“Drought affects the economy, water supply, lifestyle, and agricultural productivity. The downstream consequences on humans that are facing these threats, including loss of jobs and daily lifestyle challenges, become overwhelming. Some people are beginning to observe high rates of suicide as the result of drought. Emotional stress and its related consequences. Family dysfunction and things that haven’t really been documented yet.”
That’s Dr. Irwin Redlener, from the National Center for Disaster Preparedness, talking to Sarah Goodyear in The Nation this week. As she notes, he spends a lot of time thinking about disasters—and the psychological and physical effects on people, as well as the economic and environmental impacts. The Nation Q&A focuses on drought, which is stressing out Californians and exacerbating conflict in the Middle East.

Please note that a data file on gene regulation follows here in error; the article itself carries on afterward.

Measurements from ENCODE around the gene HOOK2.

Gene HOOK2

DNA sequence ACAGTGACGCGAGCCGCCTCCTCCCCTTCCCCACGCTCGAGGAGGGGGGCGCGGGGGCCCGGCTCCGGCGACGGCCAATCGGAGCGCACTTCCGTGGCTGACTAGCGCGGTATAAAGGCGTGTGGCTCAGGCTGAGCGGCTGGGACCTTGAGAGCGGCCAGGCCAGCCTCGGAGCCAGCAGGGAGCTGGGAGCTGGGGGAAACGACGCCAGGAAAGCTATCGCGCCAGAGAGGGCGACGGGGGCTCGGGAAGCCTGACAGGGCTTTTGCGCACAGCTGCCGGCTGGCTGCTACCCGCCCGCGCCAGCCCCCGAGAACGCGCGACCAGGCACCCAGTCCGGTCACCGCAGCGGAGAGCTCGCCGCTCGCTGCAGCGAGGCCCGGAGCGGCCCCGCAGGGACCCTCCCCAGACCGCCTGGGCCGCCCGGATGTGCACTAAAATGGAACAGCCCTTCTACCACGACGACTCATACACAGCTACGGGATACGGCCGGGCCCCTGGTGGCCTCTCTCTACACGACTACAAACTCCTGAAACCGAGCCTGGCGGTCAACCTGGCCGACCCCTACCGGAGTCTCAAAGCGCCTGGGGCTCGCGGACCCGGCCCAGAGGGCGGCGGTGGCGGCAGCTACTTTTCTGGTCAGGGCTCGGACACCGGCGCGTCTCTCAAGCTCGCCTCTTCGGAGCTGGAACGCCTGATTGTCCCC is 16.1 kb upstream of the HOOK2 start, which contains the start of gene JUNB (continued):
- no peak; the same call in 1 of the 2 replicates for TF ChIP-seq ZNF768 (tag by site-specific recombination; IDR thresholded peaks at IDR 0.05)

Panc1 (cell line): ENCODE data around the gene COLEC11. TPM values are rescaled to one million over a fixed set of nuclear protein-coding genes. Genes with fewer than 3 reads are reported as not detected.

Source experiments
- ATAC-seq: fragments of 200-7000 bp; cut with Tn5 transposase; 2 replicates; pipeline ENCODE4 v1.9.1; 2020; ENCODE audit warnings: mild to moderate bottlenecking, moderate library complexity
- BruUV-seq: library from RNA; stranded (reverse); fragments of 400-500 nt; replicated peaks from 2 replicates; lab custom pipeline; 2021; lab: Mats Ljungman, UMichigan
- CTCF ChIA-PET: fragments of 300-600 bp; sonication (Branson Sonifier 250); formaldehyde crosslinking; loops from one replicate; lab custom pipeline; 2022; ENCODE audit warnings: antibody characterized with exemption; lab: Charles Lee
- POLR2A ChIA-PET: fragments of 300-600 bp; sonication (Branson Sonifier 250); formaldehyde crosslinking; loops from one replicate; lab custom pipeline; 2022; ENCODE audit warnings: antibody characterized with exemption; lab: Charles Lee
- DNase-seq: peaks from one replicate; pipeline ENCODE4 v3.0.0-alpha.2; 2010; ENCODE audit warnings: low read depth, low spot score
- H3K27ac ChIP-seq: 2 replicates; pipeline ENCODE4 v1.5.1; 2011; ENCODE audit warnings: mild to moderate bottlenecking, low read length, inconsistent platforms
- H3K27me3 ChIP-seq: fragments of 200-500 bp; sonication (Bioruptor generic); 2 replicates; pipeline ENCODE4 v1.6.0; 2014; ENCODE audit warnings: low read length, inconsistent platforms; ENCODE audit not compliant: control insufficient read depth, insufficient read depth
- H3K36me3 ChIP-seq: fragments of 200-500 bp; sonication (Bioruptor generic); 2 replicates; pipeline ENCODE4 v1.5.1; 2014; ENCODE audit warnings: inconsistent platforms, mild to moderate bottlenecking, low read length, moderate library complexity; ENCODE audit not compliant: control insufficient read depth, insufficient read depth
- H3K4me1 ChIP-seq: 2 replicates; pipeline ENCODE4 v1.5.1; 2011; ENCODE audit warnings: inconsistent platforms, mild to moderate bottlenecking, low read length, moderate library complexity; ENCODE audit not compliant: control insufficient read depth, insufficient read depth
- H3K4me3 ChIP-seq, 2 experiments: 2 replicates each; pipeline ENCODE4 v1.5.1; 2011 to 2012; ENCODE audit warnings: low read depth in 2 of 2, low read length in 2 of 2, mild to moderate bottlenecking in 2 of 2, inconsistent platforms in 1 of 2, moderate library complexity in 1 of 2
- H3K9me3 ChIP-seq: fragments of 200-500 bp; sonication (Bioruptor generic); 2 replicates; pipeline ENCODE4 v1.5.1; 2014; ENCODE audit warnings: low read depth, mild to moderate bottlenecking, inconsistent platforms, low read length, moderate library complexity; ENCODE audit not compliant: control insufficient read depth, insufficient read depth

“I’m going to put on the table, how are children impacted by sustained drought? When we looked at the impact of Hurricane Katrina or the BP oil spill on children, there were unexpected findings having to do with child health and children’s performance at school. I think it’s fair to ask, will sustained drought also have an impact on children that we haven’t begun to categorize or catalogue?”
For more, visit the website.